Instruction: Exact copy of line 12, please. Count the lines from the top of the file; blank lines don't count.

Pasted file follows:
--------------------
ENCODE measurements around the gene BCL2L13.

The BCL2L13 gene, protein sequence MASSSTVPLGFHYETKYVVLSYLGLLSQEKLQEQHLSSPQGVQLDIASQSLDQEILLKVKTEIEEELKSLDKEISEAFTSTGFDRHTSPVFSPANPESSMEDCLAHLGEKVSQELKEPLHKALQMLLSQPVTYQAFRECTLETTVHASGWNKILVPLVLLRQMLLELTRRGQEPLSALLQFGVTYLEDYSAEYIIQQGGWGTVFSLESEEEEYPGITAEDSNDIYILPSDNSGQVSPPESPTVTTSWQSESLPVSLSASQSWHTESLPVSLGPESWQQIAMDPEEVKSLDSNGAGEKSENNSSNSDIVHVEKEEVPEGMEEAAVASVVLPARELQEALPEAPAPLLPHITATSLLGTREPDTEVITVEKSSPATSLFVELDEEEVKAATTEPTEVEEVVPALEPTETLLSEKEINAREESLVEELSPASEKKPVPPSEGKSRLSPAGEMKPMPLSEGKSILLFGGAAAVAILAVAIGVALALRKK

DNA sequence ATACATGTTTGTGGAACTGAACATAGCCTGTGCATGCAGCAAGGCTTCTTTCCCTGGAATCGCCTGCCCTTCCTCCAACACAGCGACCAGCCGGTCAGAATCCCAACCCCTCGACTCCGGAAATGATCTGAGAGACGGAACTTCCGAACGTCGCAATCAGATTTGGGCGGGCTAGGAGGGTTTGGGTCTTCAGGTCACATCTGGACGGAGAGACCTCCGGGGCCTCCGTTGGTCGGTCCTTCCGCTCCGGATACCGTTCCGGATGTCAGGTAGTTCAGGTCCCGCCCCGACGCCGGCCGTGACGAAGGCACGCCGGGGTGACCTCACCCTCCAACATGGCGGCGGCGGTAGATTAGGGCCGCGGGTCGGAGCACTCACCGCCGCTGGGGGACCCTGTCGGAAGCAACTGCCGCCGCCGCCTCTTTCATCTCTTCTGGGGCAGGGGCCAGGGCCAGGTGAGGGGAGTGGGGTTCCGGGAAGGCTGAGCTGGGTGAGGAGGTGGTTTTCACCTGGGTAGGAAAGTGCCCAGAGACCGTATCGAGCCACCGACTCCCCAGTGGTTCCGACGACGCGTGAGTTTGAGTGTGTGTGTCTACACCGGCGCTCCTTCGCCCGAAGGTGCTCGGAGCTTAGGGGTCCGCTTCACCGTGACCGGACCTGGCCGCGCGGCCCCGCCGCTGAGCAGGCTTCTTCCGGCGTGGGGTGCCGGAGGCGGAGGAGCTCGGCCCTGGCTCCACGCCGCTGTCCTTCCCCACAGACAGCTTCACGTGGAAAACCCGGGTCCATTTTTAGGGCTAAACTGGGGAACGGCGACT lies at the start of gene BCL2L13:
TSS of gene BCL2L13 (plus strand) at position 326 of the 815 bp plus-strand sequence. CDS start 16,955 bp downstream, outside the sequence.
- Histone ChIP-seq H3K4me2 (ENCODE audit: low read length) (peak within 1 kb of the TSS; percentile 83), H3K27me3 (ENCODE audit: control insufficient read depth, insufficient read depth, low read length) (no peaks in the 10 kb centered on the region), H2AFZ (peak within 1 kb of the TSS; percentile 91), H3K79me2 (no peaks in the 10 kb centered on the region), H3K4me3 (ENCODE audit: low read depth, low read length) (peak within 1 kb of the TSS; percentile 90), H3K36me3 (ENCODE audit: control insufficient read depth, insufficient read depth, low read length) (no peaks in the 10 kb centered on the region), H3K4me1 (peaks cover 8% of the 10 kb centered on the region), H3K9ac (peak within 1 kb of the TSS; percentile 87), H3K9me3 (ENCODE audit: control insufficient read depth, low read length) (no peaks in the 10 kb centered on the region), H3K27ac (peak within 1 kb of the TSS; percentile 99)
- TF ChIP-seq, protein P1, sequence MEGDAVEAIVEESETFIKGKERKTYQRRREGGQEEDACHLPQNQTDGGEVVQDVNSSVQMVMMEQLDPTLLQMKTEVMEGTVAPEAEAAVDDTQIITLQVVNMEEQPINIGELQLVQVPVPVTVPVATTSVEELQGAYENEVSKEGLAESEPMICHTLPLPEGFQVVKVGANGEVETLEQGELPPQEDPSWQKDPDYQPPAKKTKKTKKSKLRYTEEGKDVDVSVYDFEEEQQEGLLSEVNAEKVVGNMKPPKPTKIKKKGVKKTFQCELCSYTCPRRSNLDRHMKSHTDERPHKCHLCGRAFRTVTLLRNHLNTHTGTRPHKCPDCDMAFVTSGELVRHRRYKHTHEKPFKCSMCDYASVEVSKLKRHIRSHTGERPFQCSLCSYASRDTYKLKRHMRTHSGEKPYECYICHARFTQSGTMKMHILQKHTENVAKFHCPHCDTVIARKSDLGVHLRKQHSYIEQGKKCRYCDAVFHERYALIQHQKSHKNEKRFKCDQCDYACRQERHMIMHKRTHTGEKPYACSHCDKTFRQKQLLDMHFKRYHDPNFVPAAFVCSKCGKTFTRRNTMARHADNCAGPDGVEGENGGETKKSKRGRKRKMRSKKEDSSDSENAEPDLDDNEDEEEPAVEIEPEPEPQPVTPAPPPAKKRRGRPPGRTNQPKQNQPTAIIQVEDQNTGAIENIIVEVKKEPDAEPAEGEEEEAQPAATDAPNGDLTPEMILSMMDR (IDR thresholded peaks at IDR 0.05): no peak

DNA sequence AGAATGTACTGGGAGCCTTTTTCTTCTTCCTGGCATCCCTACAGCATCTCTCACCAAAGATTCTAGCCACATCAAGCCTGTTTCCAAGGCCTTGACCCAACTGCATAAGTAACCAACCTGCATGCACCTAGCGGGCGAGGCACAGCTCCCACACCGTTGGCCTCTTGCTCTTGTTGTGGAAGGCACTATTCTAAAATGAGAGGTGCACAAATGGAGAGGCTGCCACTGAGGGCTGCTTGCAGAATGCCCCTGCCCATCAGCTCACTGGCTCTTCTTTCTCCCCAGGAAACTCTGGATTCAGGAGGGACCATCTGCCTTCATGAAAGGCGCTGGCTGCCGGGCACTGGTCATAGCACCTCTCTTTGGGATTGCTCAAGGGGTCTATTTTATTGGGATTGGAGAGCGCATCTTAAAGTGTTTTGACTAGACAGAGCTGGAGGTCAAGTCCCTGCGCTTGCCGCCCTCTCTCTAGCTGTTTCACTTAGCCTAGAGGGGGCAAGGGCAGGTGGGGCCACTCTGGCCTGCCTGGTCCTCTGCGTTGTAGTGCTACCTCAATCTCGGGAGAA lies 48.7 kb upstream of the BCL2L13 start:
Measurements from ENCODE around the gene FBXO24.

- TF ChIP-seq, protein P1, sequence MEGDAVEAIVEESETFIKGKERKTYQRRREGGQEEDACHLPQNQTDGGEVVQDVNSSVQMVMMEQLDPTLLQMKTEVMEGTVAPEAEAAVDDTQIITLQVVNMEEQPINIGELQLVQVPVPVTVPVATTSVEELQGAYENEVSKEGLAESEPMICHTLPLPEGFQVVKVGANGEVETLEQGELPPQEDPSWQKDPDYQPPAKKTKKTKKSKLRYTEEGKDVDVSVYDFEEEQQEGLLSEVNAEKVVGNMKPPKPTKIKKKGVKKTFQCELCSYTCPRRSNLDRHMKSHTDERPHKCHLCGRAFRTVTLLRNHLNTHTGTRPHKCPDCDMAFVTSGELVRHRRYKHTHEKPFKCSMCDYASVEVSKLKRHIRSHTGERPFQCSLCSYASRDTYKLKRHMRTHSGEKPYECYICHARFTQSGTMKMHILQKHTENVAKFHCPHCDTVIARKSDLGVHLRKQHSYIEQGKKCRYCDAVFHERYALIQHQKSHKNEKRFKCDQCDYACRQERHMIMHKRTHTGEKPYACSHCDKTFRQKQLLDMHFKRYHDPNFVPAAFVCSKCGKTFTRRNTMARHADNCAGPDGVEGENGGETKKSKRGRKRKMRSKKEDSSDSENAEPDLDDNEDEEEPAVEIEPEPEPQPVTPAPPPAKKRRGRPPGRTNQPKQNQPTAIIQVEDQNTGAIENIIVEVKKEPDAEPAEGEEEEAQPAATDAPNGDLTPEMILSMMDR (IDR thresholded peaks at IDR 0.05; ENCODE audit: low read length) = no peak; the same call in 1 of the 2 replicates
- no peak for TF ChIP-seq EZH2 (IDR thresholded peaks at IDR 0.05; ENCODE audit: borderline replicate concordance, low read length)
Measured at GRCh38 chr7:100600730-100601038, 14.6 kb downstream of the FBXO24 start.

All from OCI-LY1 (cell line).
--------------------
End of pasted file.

All from OCI-LY1 (cell line).